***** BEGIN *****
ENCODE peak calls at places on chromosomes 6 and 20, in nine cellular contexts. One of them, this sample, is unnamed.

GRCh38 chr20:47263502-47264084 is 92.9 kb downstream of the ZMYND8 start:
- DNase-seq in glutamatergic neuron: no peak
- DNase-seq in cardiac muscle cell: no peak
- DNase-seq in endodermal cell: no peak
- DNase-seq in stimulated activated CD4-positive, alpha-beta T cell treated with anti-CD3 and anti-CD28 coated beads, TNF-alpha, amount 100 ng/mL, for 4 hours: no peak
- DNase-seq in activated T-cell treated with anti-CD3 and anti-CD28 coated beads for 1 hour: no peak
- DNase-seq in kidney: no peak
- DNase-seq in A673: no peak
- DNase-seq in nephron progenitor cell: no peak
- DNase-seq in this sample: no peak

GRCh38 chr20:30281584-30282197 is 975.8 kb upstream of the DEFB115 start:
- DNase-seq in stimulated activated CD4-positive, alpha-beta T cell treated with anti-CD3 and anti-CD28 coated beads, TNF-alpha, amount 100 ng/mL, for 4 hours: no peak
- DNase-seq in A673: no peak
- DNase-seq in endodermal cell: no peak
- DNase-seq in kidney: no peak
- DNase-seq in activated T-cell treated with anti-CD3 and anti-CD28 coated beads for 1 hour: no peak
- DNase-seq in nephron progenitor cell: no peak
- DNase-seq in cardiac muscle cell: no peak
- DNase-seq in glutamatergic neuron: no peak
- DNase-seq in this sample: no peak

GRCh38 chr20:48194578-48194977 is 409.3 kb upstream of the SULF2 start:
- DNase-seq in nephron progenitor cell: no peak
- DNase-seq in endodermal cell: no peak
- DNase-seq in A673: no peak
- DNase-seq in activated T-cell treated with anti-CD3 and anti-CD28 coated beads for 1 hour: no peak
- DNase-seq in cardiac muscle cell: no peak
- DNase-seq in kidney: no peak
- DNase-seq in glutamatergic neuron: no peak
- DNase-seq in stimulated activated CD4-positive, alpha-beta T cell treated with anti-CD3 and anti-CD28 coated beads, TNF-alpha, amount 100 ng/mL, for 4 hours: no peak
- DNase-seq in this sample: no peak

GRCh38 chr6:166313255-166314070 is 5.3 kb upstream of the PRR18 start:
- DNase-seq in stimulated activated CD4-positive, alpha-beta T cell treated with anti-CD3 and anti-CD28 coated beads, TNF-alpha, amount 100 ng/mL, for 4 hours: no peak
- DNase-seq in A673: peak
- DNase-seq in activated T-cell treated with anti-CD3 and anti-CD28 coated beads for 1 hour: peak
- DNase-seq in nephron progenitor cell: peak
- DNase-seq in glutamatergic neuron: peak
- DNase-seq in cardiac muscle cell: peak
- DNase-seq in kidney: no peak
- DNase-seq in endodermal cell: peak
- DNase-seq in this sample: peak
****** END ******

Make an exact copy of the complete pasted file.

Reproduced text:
ENCODE peak calls at places on chromosomes 6 and 20, in nine cellular contexts. One of them, this sample, is unnamed.

GRCh38 chr20:47263502-47264084 is 92.9 kb downstream of the ZMYND8 start:
- DNase-seq in glutamatergic neuron: no peak
- DNase-seq in cardiac muscle cell: no peak
- DNase-seq in endodermal cell: no peak
- DNase-seq in stimulated activated CD4-positive, alpha-beta T cell treated with anti-CD3 and anti-CD28 coated beads, TNF-alpha, amount 100 ng/mL, for 4 hours: no peak
- DNase-seq in activated T-cell treated with anti-CD3 and anti-CD28 coated beads for 1 hour: no peak
- DNase-seq in kidney: no peak
- DNase-seq in A673: no peak
- DNase-seq in nephron progenitor cell: no peak
- DNase-seq in this sample: no peak

GRCh38 chr20:30281584-30282197 is 975.8 kb upstream of the DEFB115 start:
- DNase-seq in stimulated activated CD4-positive, alpha-beta T cell treated with anti-CD3 and anti-CD28 coated beads, TNF-alpha, amount 100 ng/mL, for 4 hours: no peak
- DNase-seq in A673: no peak
- DNase-seq in endodermal cell: no peak
- DNase-seq in kidney: no peak
- DNase-seq in activated T-cell treated with anti-CD3 and anti-CD28 coated beads for 1 hour: no peak
- DNase-seq in nephron progenitor cell: no peak
- DNase-seq in cardiac muscle cell: no peak
- DNase-seq in glutamatergic neuron: no peak
- DNase-seq in this sample: no peak

GRCh38 chr20:48194578-48194977 is 409.3 kb upstream of the SULF2 start:
- DNase-seq in nephron progenitor cell: no peak
- DNase-seq in endodermal cell: no peak
- DNase-seq in A673: no peak
- DNase-seq in activated T-cell treated with anti-CD3 and anti-CD28 coated beads for 1 hour: no peak
- DNase-seq in cardiac muscle cell: no peak
- DNase-seq in kidney: no peak
- DNase-seq in glutamatergic neuron: no peak
- DNase-seq in stimulated activated CD4-positive, alpha-beta T cell treated with anti-CD3 and anti-CD28 coated beads, TNF-alpha, amount 100 ng/mL, for 4 hours: no peak
- DNase-seq in this sample: no peak

GRCh38 chr6:166313255-166314070 is 5.3 kb upstream of the PRR18 start:
- DNase-seq in stimulated activated CD4-positive, alpha-beta T cell treated with anti-CD3 and anti-CD28 coated beads, TNF-alpha, amount 100 ng/mL, for 4 hours: no peak
- DNase-seq in A673: peak
- DNase-seq in activated T-cell treated with anti-CD3 and anti-CD28 coated beads for 1 hour: peak
- DNase-seq in nephron progenitor cell: peak
- DNase-seq in glutamatergic neuron: peak
- DNase-seq in cardiac muscle cell: peak
- DNase-seq in kidney: no peak
- DNase-seq in endodermal cell: peak
- DNase-seq in this sample: peak